When It Comes To Dating, Do Age Differences Matter?
A recent study lends insight into age differences in romantic relationships
Posted August 19, 2013
It is a commonly accepted idea that men prefer the company of younger women, while women prefer men who are older. This is also in keeping with Parental Investment Theory, which maintains that men are attracted to women who advertise signs of fertility — that is, youth. Conversely, women are drawn to older men since they typically have greater resources. Indeed, this phenomenon of men preferring younger mates and vice versa is technically known as the age differential effect, and it has been well-documented. In a classic study of human mating from 1989, David Buss surveyed 37 cultures across 6 continents and found that in every culture in question, men preferred to marry younger women (2.66 years younger on average) and women preferred to marry older men (3.42 years older on average). In addition, Buss collected actual age differences at marriage for 27 of the 37 cultures, and across the board men normally married women who were younger than themselves.
And in a 1993 study that analyzed over 1,000 personal ads, researchers found that women typically sought older men, and men typically sought younger women. Similarly, in a 1994 study using a nationally representative sample of single Americans younger than 35, the results revealed that women were significantly more willing than men to marry someone older by five years; conversely, men were significantly more willing than women to marry someone who was younger by five years. In another study from 2001, researchers asked Dutch men and women between the ages of 20 and 60 about their age preferences for various types of intimate situations, ranging from sexual fantasies to marriage. They, too, found that men predictably preferred younger partners than did women.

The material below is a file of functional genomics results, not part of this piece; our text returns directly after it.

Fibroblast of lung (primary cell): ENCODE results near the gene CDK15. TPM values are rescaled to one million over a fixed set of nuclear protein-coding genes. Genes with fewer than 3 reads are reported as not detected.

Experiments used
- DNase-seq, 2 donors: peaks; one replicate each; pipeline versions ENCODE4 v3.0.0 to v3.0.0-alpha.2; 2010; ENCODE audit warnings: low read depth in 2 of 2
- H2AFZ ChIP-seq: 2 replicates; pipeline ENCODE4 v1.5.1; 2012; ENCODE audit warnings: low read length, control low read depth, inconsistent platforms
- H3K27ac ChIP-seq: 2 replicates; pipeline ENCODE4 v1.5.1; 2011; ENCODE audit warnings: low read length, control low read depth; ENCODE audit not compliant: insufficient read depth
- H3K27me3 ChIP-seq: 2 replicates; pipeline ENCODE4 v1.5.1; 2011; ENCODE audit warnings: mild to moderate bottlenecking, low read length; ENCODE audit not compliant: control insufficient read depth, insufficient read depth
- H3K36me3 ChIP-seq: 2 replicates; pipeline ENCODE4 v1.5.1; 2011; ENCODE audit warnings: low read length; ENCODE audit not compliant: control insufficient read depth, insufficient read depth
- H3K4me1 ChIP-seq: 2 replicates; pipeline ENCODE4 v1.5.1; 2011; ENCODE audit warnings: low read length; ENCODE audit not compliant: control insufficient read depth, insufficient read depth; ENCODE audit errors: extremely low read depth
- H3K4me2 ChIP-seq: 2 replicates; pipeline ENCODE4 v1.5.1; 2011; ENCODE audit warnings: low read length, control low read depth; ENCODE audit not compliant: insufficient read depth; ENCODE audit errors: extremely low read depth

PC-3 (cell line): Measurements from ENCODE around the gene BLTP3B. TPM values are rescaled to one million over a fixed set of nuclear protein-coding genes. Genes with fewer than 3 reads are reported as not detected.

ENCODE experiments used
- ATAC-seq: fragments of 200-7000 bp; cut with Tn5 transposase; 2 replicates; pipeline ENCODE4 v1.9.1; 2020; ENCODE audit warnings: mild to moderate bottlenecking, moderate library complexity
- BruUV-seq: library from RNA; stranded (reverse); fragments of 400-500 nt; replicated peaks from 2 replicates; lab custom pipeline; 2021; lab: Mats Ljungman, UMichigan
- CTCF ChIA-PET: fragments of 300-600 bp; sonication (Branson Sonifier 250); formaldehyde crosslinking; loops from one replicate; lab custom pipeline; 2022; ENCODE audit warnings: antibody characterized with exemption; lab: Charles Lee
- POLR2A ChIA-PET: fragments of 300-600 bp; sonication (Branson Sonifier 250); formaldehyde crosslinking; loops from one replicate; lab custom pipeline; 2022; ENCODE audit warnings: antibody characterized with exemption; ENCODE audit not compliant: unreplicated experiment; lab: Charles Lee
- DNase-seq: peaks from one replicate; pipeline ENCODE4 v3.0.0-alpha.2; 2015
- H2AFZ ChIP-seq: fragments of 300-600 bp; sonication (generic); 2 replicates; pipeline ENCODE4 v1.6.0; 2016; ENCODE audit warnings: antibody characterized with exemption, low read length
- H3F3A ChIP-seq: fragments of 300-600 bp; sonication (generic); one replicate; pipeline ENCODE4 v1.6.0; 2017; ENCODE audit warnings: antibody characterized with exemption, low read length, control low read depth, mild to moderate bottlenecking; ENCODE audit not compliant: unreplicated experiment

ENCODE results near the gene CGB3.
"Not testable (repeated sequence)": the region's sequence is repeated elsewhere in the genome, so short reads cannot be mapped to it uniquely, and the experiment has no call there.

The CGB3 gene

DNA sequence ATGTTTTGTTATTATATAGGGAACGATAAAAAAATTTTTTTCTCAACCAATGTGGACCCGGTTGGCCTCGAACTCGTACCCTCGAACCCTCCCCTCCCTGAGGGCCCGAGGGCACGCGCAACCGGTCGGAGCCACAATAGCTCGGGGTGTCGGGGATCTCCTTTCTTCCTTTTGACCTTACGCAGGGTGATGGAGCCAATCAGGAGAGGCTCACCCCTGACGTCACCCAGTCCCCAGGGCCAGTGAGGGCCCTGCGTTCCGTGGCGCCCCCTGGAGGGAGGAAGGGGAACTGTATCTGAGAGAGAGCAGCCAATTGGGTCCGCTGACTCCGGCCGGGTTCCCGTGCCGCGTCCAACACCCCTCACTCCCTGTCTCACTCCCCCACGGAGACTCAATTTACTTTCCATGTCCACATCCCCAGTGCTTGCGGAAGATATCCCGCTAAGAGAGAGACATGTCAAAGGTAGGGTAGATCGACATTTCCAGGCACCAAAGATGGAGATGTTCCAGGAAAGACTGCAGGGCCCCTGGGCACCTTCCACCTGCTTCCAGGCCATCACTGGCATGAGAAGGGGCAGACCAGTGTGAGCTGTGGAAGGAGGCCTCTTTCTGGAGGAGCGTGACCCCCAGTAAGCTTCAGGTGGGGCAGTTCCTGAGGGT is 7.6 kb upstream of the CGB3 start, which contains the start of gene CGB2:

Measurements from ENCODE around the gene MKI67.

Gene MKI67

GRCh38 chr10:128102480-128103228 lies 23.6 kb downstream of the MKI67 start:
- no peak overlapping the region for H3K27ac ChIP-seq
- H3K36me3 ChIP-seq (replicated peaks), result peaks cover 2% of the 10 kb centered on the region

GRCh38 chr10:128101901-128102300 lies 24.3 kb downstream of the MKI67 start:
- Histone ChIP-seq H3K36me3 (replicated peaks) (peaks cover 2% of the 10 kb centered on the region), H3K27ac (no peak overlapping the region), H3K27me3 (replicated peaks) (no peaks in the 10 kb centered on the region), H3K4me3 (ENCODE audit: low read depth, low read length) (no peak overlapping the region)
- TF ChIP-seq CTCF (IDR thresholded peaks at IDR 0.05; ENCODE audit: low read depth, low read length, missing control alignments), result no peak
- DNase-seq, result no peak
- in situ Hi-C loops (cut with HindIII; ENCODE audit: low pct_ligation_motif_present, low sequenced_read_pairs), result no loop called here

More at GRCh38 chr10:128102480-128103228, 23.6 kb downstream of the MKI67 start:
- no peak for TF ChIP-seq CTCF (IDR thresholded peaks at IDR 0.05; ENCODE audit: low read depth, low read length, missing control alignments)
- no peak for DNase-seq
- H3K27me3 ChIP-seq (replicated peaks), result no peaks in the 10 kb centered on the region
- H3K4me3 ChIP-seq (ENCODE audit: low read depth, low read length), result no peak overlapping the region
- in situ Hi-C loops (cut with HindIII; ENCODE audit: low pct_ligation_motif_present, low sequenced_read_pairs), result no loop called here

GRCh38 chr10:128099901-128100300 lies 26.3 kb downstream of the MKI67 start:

Psychologists John M. Kelley and Rebecca A. Malouf of Endicott College wondered if testing the age differential hypothesis using a new source of data might yield more insight into the matter. To this end, they collected all available ratings of blind dates that were published in two well-known American newspaper columns: “Dinner with Cupid” from The Boston Globe and “Date Lab” from The Washington Post. Both newspaper columns advertise for singles who are willing to give a blow-by-blow report of a blind date as well as a numerical rating in exchange for a free dinner at a restaurant.
Those responsible at these respective newspapers make their best effort to make a match, which is based on participants' answers to an online questionnaire. The questionnaires request information about the applicants’ age, height, occupation, marital status, sexual orientation, and race/ethnicity. In addition, applicants provide open-ended answers about their dating history, interests, hobbies, activities, and partner preferences. Other items probe when they are the happiest, what makes them a “good catch,” and what is the first thing visitors notice when they enter into the applicants’ residence. They must also provide three recent photos.
In the final tally, The Washington Post sample included 224 blind dates, and The Boston Globe sample included 123 blind dates. The researchers then analyzed the data. They compared the ratings of the dates when the man was older than the woman with the ratings when the woman was older than the man. (Couples who were the same age were not included in this analysis).